Magazine article Tikkun

The Eros of the Holy

Magazine article Tikkun

The Eros of the Holy

Article excerpt

'The greater the spiritual stature of a person the greater their sexual passion."'

-Talmud: Tractate Sukkah

What does sexuality in its essential nature teach us about the nature of the holy? The implication of this question may strike some as odd because we too often forget that sexuality and holiness are of the same essential stuff. Modernity, despite its profound contribution to the evolution of the spirit, has done us a disservice in its demand that genital sexuality fulfill all of our deepest erotic needs.

Sexuality in fact is but one expression of our erotic drive. At its core, eros is the essential vitality of our being and is virtually synonymous with the sacred. It therefore follows that to place the burden of our erotic fulfillment exclusively on sexual eros fosters pathology and disease and can only result in the disenchantment of the universe. And yet our intuitive focus on the sexual as the seat of eros is not without basis. Indeed, sexuality is vitally important not only as a core expression of eros but as a fundamental model for the holy. Making this implied model conscious and intentional within our sexual lives is a key to becoming conscious of the holy; it is a primary expression of what the kabbalists call "redeeming the sparks."

In the kabbalist Isaac Luria's creation myth, vessels filled with God's primordial light shatter, leaving sparks of that light hidden in the vessels' shards. For Luria the process of raising those sparks is the point of existence. Perhaps the prime innovation of post-Lurianic Hasidic thinkers is to understand this process as an internal psychospiritual dynamic which plays itself out in human consciousness. That dynamic extends to the erotic: to uncover the holy that forms the inner core of sexual eros is to redeem the sparks. In this column, I'd like to introduce eight qualities of sexuality that express the eight demarcating characteristics of the holy.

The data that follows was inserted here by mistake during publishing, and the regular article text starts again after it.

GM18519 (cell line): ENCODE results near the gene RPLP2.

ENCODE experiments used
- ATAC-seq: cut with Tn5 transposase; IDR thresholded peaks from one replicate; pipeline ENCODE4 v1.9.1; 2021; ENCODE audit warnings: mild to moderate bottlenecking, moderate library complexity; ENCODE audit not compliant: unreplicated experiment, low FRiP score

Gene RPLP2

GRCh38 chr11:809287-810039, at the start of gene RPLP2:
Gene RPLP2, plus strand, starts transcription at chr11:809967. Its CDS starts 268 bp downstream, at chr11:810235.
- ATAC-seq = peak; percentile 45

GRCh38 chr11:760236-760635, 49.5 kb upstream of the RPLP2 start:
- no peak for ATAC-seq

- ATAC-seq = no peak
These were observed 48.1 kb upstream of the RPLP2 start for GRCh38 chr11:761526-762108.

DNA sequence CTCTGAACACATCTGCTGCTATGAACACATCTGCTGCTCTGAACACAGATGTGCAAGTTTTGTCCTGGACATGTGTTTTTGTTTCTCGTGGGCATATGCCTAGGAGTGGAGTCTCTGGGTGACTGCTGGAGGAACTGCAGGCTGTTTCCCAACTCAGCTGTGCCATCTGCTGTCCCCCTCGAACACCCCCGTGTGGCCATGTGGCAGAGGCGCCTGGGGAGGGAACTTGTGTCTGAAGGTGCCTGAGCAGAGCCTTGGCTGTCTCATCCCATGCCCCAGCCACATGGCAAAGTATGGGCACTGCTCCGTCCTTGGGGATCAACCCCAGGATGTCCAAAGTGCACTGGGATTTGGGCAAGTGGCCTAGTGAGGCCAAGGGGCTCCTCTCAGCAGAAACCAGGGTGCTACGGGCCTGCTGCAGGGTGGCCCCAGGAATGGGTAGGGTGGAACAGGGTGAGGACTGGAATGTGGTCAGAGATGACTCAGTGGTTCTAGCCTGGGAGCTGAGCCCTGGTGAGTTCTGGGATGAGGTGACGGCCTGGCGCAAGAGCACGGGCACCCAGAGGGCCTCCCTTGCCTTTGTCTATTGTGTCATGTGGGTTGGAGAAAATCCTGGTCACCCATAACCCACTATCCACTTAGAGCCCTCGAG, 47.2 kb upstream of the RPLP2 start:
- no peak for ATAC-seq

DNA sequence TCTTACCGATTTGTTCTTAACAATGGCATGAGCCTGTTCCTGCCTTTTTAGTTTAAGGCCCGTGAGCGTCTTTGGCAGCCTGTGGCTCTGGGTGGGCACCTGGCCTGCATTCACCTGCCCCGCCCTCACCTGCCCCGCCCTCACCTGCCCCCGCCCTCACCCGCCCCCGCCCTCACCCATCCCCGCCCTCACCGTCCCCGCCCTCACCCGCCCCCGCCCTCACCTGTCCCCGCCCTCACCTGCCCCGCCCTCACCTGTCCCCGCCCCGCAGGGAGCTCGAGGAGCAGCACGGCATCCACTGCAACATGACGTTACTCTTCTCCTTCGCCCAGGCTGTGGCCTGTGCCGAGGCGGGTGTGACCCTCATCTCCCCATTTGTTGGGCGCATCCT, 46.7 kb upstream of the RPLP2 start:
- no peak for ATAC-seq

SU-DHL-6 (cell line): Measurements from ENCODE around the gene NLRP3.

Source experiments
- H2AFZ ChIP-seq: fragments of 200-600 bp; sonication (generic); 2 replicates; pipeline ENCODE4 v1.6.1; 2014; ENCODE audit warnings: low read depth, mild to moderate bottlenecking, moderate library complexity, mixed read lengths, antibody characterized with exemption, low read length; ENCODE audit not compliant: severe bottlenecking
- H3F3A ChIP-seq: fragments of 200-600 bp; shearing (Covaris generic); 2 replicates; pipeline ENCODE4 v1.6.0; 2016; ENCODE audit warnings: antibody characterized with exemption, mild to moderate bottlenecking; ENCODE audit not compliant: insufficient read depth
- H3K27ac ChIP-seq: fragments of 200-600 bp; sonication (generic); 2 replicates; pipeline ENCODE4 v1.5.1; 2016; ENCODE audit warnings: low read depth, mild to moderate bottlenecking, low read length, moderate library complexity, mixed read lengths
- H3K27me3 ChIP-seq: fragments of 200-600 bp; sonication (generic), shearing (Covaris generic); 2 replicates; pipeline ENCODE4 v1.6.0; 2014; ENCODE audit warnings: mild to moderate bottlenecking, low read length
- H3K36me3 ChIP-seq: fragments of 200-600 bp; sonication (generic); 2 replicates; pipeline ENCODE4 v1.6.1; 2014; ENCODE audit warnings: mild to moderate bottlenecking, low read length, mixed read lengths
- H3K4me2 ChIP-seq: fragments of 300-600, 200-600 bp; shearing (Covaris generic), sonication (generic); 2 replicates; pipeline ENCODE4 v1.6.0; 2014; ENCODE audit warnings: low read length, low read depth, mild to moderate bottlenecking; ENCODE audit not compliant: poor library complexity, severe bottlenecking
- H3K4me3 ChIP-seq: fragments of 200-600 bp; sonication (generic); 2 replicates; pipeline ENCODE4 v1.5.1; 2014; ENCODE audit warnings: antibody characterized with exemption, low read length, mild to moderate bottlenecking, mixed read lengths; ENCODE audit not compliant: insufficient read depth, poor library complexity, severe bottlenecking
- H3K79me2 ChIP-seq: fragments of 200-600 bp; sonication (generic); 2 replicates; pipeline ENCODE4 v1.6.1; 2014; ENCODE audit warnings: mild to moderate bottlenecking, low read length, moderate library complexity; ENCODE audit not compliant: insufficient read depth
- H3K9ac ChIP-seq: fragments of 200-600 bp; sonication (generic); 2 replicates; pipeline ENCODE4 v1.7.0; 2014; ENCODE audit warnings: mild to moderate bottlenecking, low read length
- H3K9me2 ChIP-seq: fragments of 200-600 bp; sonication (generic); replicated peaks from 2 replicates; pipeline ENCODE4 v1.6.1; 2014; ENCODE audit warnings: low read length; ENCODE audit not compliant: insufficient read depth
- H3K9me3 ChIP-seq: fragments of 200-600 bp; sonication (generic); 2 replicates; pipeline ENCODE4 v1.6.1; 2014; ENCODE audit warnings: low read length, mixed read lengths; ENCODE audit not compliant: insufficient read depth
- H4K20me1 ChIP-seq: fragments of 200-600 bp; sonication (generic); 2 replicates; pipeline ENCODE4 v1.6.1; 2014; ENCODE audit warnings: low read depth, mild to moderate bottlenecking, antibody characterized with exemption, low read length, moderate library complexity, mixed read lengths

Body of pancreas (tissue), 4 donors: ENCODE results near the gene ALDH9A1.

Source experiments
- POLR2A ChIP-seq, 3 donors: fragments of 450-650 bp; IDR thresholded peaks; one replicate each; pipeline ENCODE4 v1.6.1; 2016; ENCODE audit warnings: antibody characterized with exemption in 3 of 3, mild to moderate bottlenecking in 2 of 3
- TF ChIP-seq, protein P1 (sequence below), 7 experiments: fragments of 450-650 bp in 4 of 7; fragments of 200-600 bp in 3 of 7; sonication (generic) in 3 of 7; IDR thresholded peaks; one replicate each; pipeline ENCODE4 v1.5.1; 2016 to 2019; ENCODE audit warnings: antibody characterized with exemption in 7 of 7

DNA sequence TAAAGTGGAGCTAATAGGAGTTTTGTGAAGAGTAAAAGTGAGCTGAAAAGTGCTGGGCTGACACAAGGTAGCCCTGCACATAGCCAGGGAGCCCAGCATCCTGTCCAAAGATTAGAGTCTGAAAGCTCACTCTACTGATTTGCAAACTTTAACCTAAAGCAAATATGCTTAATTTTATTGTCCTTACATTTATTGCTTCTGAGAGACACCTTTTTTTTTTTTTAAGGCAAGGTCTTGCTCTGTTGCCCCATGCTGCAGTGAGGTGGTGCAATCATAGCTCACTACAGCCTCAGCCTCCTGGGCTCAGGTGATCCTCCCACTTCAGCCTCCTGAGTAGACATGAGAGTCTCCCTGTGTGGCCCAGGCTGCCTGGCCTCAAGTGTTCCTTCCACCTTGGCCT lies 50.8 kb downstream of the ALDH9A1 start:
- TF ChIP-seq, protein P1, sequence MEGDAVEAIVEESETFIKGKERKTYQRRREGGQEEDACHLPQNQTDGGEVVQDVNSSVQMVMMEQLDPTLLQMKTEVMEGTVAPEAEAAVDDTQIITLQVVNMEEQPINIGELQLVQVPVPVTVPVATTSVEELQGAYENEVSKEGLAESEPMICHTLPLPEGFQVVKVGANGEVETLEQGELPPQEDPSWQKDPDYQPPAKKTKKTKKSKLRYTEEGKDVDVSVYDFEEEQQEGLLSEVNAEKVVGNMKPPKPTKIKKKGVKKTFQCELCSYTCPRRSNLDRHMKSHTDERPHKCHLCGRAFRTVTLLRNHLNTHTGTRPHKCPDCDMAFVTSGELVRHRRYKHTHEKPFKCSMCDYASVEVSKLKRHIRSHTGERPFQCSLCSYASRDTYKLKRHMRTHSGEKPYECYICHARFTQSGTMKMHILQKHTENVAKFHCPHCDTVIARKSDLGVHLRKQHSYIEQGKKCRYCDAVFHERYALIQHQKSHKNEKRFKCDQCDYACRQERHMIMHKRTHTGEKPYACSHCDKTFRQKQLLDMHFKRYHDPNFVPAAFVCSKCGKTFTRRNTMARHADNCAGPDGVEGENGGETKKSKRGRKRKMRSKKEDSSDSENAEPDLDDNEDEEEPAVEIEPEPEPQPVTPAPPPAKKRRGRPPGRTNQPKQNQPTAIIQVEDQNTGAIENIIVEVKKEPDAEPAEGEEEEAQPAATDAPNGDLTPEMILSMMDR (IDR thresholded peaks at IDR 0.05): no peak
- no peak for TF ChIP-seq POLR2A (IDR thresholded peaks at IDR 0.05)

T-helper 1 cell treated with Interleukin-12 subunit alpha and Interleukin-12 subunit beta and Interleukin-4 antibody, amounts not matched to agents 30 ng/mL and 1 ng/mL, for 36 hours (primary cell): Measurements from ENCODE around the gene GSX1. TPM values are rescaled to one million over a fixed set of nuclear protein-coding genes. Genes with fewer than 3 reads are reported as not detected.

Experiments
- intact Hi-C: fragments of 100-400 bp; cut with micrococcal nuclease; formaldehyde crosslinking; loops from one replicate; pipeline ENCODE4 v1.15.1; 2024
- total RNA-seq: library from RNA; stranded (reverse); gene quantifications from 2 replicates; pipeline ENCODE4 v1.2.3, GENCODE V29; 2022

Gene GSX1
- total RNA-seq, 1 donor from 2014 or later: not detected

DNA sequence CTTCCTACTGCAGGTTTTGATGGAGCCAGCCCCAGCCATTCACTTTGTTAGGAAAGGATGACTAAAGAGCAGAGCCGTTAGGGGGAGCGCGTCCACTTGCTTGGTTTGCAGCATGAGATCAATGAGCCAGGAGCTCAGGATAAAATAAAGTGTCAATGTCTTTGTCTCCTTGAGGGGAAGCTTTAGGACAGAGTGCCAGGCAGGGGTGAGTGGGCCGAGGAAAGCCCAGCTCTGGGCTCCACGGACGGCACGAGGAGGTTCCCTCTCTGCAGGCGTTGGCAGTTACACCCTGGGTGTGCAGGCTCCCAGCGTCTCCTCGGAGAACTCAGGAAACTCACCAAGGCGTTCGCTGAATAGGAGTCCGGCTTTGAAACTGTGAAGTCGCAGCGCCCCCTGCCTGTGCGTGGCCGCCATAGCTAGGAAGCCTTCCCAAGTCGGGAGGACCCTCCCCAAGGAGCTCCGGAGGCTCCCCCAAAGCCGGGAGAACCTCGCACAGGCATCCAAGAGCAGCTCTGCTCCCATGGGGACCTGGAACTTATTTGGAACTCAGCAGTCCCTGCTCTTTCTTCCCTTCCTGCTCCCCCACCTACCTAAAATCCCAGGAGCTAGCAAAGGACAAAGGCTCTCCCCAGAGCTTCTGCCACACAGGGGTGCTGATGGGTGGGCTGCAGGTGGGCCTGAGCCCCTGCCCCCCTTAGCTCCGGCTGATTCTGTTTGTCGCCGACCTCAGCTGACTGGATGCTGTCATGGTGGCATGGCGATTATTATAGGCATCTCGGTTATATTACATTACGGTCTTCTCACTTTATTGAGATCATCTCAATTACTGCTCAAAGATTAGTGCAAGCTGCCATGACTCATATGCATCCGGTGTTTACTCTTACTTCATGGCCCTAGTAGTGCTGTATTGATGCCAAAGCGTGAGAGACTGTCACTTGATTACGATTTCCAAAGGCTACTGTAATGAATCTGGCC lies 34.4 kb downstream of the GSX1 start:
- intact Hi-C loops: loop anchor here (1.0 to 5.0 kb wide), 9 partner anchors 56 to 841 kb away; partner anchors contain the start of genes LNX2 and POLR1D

The first quality that the sexual models for the holy is intensity and her twin sister depth. The opposite of the holy is not the profane but the superficial. As in the true sexual experience, there is no greater enemy of the intensity of holiness than the deadening ennui of routine. Although intensity and depth are not qualities which can be our constant companions, our peak experiences are always noteworthy for their presence. For that reason, one cannot enter the temple of cros at all times: "they shall not come at all times to the holy." Preparation is required. Intensity which lacks the vessels to hold it may be a shattering and damaging experience,

The second feature that sexuality models for the holy is its pleasurable nature. Authentic experiences of the holy yield great pleasure because, as biblical kabbalistic consciousness teaches us, God is our lover whose motivation for creation is to give pleasure. Within kabbalistic understanding, terror cannot be the basis for our relationship with the Divine. It is almost trite to point out that such an understanding is a far cry from the antipleasure motifs that flourish in other religious systems as well as within the Jewish tradition itself (see, for example, David Biale's Eros and the Jews).

The third quality of eros modeled by the sexual is for me best understood by a reading of an obscure passage from an equally obscure Hasidic work by Mordechai Lainer, the Rebbe of Ishpitz. R. Lainer explains the Talmud's assertion that Jacob never died by arguing that Jacob never experienced the horror of death. If death is defined by the pain of our sharp transition from a fleeting temporality to the infinity of eternity, Jacob never experienced death because he was able to taste eternity already in his old age. "Successful" old age, implies Lainer, is the time when we are able to experience the eternity that resides in a moment.

At this point in his interpretation, Lainer asks a seemingly unrelated question. Immediately following the passage on Jacob's death, the Talmud discusses Rahav, the famous harlot from the time of Joshua. …

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